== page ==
I started my wanderings at the intersection of Spianada and Rahmann Streets, two quite roads near General Maxilom Ave. in Cebu City when I spotted a lengthy street art. Eight different heads that were connected, seemingly melting into each other spanning almost the entire wall of an old residence. At a section of Sikatuna St., another lengthy work from the same artist, Soika, this time, a white and blue boy with a worm like animal coming out from his mouth with the other end inside a fishâ€™s mouth. These two works were surreal but interesting, amidst the vandalisms and random spray-painted wall surfaces around the city.
The street art scene
Street art has its beginnings with graffiti in New York in the 60s and over the decades has seen it explode. From the rough and grimy neighborhoods to gentrified spaces around the world. From political expression to tourist come-ons, street art, whether legal or illegal continues to fascinate viewers with its colorful visuals.
In the Philippines, street art still has a long way to go although it has its share of adherents. The general population still deride it as vandalism or just annoying graffiti with some cities banning it outright. But efforts undertaken in Bonifacio Global City in Taguig and other places thru art events like in La Union and Siargao with commissioned street art by local and international artists. Filipinos might change eventually change their mind and embrace this art form.
The street art in Cebu
Cebu has a thriving street art scene with local artists painting otherwise lifeless and bland walls. From the contemplative works of Kidlat to the pop art of Windil along Echavez Street. A seemingly mythological and colorful word art by UBEC Crew is seen in Gororodo Ave. Soika, seems to have a penchant for long but interesting works and figures. Janot, known for his complicated pieces, have works that are comprised of very detailed letters. Bek has his name sprayed in different parts of the city.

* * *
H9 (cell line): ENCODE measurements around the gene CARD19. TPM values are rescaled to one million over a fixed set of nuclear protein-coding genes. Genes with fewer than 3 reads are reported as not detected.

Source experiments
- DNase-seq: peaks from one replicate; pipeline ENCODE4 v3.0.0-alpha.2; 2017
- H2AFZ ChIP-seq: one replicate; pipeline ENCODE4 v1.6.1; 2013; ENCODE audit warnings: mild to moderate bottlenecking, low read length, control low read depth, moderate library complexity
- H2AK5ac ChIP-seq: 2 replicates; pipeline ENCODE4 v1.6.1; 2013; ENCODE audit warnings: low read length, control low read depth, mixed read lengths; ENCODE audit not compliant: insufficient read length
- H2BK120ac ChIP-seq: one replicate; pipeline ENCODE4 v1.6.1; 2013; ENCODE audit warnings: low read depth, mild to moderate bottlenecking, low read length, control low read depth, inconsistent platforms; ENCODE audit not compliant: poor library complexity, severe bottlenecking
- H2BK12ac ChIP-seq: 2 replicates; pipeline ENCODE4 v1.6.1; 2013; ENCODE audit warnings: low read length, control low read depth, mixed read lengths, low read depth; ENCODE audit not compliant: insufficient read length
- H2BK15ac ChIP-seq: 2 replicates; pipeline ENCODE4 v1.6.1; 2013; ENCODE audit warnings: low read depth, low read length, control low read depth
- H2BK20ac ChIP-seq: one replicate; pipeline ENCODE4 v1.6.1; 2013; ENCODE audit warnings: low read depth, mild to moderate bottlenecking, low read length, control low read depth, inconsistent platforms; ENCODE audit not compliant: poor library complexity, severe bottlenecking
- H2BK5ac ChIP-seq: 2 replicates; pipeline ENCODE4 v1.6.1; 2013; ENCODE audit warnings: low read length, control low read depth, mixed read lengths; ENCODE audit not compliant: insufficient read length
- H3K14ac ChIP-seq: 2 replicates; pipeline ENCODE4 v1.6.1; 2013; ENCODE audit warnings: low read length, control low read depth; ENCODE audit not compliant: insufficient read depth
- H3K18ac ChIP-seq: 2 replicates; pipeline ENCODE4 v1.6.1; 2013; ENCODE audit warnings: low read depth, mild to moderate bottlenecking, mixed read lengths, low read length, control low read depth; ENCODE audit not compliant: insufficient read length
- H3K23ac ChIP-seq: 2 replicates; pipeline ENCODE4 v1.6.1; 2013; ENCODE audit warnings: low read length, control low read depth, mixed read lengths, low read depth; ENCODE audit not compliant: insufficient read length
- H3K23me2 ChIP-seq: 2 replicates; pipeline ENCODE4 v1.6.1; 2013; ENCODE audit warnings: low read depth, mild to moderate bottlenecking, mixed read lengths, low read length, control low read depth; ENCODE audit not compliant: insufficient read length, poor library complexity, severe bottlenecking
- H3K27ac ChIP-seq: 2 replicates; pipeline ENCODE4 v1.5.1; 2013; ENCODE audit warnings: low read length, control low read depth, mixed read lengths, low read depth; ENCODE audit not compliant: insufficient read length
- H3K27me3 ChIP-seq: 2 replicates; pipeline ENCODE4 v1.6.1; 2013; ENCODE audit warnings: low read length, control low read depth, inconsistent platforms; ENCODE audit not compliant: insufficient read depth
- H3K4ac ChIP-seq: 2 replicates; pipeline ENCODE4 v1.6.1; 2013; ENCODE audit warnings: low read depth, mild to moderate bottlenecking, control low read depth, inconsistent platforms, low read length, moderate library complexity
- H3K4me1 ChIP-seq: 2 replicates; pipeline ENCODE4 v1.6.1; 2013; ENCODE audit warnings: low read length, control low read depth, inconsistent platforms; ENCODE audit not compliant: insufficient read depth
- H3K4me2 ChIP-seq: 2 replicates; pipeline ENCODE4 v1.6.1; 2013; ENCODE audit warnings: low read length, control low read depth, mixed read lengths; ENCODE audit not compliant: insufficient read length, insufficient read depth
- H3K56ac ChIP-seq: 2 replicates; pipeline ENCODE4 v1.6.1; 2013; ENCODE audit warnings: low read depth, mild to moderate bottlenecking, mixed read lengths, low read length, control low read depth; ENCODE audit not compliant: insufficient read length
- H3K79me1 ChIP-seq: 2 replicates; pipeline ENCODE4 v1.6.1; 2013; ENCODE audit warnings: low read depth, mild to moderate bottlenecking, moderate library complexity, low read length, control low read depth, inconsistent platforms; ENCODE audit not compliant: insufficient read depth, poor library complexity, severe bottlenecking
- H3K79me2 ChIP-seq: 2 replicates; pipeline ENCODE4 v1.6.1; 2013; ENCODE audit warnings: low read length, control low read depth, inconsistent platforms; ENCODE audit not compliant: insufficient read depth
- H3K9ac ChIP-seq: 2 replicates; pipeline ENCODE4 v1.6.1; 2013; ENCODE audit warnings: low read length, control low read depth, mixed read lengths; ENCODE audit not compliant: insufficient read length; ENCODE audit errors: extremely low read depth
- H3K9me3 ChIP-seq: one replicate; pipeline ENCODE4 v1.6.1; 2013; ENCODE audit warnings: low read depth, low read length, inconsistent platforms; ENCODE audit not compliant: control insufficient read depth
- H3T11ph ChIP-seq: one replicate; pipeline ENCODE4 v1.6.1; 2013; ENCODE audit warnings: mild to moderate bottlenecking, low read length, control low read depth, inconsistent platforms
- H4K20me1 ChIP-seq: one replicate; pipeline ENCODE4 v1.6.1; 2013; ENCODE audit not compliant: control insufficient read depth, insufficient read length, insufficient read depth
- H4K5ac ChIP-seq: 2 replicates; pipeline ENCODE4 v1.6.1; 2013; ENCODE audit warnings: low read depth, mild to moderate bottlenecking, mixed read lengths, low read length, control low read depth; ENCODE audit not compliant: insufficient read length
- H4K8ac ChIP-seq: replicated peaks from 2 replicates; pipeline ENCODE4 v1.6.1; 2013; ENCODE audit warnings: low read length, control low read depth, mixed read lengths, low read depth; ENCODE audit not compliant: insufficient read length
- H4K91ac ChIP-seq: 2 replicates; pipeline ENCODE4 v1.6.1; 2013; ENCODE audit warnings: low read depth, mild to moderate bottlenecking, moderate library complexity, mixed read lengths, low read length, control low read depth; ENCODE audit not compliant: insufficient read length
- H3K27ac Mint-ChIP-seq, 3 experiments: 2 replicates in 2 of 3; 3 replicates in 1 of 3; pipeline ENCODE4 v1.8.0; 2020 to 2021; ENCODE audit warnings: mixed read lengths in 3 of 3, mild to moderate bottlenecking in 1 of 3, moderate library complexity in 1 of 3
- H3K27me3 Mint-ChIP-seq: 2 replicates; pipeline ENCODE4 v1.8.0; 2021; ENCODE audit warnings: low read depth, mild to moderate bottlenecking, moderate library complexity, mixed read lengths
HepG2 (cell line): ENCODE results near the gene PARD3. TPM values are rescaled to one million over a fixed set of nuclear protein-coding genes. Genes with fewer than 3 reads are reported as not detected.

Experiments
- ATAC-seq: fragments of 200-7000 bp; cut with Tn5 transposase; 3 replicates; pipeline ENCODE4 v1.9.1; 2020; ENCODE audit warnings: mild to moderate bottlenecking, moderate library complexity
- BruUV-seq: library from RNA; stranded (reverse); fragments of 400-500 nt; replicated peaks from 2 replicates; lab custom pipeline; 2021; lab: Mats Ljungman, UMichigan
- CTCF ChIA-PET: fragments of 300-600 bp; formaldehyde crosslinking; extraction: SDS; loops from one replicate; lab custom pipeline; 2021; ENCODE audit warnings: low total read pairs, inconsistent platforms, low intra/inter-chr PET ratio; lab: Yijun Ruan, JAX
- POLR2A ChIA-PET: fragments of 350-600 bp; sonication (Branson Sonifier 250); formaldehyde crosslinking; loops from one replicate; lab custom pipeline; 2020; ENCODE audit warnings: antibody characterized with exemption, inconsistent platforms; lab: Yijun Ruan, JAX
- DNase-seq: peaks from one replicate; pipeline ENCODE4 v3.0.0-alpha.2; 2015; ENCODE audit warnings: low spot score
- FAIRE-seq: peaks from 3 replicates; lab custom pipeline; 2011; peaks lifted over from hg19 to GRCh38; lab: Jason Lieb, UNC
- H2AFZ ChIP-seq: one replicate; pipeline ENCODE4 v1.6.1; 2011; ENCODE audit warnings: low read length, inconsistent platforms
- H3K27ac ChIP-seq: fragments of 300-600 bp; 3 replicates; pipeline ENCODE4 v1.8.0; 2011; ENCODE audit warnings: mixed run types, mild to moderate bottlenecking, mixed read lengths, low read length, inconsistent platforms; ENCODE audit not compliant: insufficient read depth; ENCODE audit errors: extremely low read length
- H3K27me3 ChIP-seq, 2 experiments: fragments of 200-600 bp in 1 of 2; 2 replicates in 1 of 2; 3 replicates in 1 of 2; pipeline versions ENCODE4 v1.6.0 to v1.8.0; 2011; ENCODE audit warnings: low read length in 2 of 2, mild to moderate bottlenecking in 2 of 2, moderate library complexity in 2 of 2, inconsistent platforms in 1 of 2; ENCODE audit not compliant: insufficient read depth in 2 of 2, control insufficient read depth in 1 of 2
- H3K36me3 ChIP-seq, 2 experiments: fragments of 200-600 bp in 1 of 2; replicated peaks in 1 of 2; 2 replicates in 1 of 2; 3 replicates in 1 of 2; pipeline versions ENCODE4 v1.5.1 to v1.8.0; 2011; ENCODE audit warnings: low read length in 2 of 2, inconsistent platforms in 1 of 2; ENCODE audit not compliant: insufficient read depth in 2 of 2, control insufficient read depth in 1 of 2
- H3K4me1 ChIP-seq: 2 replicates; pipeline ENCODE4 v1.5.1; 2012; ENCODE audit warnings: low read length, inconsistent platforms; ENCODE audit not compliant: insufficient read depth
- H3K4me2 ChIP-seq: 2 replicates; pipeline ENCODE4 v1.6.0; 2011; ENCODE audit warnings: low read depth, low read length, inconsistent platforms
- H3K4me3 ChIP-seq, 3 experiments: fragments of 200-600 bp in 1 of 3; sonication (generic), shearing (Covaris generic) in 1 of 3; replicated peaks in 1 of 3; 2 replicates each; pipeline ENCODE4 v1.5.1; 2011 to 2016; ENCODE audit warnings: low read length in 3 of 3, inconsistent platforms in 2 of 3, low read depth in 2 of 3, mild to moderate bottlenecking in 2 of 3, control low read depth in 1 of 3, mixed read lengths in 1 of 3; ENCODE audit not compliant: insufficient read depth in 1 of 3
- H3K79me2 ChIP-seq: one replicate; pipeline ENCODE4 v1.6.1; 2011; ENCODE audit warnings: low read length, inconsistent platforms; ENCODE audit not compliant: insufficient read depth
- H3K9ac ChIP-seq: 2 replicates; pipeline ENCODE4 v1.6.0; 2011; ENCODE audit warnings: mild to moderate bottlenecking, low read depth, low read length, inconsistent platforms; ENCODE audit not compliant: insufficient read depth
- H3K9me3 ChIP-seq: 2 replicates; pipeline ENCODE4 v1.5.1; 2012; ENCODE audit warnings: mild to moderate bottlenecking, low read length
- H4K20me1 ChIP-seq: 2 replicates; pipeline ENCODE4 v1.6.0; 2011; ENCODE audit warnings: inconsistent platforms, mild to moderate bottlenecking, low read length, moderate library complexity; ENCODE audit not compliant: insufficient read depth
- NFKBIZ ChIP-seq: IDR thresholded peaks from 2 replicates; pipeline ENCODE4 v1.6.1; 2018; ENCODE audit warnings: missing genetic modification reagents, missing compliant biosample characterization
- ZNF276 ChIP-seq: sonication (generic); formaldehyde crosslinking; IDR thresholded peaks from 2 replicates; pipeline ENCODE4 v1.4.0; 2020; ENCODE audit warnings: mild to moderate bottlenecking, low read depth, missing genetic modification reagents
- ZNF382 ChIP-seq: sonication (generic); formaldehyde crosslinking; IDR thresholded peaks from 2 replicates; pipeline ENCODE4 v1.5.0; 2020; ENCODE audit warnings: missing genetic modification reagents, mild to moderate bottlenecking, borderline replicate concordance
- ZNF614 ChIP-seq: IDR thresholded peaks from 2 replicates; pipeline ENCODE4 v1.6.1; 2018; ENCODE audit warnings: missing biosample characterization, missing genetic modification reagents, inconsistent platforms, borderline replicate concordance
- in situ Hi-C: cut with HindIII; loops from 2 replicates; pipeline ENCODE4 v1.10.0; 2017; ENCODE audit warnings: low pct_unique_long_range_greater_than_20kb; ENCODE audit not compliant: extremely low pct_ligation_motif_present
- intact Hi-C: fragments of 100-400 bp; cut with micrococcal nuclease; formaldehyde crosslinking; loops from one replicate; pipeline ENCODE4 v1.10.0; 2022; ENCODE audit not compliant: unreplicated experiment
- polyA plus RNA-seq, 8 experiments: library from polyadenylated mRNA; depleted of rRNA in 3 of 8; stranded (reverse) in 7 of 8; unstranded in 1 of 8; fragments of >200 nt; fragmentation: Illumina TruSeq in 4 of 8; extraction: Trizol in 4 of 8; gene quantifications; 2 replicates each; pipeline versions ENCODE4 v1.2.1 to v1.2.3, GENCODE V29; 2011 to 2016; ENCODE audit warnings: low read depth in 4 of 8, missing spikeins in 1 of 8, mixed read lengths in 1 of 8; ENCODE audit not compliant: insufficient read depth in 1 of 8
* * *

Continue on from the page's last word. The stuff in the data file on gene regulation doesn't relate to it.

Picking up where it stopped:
While Chinokoy, with his psychedelic word art is at home both in the street and tattoo studio. The works by (and signed as) Daot and Sid are also to look out for. Their collaboration for BlockOut2017 was the biggest mural and done in Brgy. Kamputhaw. Daot, Lean and Kidlat were commissioned to paint the walls and posts at the Crossroads. These and more are scattered around the city.
Something always new street art in Cebu
One thing that makes street art interesting in Cebu is the high turn over of works that keep viewers and passersby entertained. What you see today may be another wonderful work tomorrow. Or a wall owner erasing forever with a layer of white paint only to be covered back with a new artwork the morning after.
Originally published February 2018 issue of the now defunct Going Places magazine where I was a travel columnist and contributor. With edits and some additions as originally published. This article started my interest in documenting street art in Cebu. When I travel abroad, street art is one of my must sees. Follow my street art feed at @LangyawStreet in Instagram.